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The honest truth about lying; has disregard for the truth become epidemic in America?

THE HONEST TRUTH ABOUT LYING

What are we to think of the Washington newsman who says unabashedly that he would lie in order to get at the truth for a story? This is not a hypothetical illustration, nor is it an isolated viewpoint.

I know firsthand of national reporters who have called a member of an organization to verify "information" that another member has supposedly stated. A lie or a deception then forces a disclosure by an unsuspecting party. (Once a reporter has obtained the illicit information, though, these same organizations in turn lie to him about the truth.)

What about this use of the lie as a way of life or business? I'm picking on newsmen only because their actions are so easy to cite. Furthermore, this is the season for railing at journalists, who do bear a lot of the responsibility for some of our national problems.

We all instinctively nod in a affirmation when we read the words of the author James C. Hefley: "Journalists for some of America's most prestigious media have been caught embellishing and even inventing 'factual' stories." Writing in the Christian Herald, Hefley recalls that the Washington Post had returned a Pulitzer Prize after its prizewinning article about an eight-year-old heroin addict was found to be fictitious. That was an especially discouraging day for journalism. I think the Post probably examined itself and its hiring practices in depth.

But the problem encompasses more than journalism. It touches business, government, education, entertainment, and simple day-to-day relationships between fellow citizens and neighbors. Think about the $100 billion in taxable income that goes unreported in this well-intentioned nation every year; or think about the employee theft in American business that now exceeds $50 billion a year; or think about the gossip and the petty liars in your neighborhood.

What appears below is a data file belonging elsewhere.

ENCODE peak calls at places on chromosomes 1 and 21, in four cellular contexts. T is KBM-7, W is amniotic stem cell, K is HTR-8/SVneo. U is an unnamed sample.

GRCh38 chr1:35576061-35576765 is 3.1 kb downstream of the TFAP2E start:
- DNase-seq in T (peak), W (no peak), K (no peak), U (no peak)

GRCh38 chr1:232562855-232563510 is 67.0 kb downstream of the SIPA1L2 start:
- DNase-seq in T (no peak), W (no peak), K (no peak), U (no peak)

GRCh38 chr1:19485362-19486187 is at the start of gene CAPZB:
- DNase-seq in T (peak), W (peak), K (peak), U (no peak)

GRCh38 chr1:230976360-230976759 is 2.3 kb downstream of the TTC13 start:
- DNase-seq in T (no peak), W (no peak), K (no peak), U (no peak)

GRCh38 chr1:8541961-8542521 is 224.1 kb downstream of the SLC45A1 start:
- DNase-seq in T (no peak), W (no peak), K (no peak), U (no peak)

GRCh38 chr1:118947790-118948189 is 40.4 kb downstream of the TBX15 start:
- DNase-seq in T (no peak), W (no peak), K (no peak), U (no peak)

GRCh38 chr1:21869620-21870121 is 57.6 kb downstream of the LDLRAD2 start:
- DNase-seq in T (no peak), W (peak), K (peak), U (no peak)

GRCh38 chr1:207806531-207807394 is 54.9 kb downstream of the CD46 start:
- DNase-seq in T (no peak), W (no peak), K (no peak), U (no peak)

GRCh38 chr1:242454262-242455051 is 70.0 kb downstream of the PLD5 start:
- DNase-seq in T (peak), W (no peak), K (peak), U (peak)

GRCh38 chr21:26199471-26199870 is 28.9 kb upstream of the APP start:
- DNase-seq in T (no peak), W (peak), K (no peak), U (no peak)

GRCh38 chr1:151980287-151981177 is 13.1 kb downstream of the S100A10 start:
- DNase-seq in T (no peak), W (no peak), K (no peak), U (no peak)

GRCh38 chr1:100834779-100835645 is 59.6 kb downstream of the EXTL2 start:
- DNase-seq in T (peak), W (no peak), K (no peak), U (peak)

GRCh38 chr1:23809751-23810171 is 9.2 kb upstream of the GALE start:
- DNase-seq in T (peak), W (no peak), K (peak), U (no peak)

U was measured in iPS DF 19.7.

Hefley quoates Jerald M. Jellison, a psychology professor at the University of Southern California and the author of I'm Sorry--I Didn't Mean To--and Other Lies We Love to Tell, who finds dishonesty snowballing in the United States. Jellison writes: "Many tend to think that since everyone else is cheating, they have to do the same, in order to protect themselves. In the past, breaking the rules was viewed as an exception. Now such behavior is considered commonplace."

We're talking about basic deception--lying. I fear we have reached the point where lying comes almost as easily as telling the truth. Lying doesn't hurt any longer. Do you remember how much you suffered emotionally as a child when you lost control--out of fear or desperation--and told thta little lie? Such concern is gone; our consciences are withering; our commitment to truth is eroding.

Augustine warned us 1,500 years ago: "when regard for truth has broken down or even slightly weakened, all things remain doubtful." Even longer ago, the writers of Judeo-Christian scripture warned: "The Lord detests lying lips, but he delights in men who are truthful," and "A lying tongue hates those it hurts."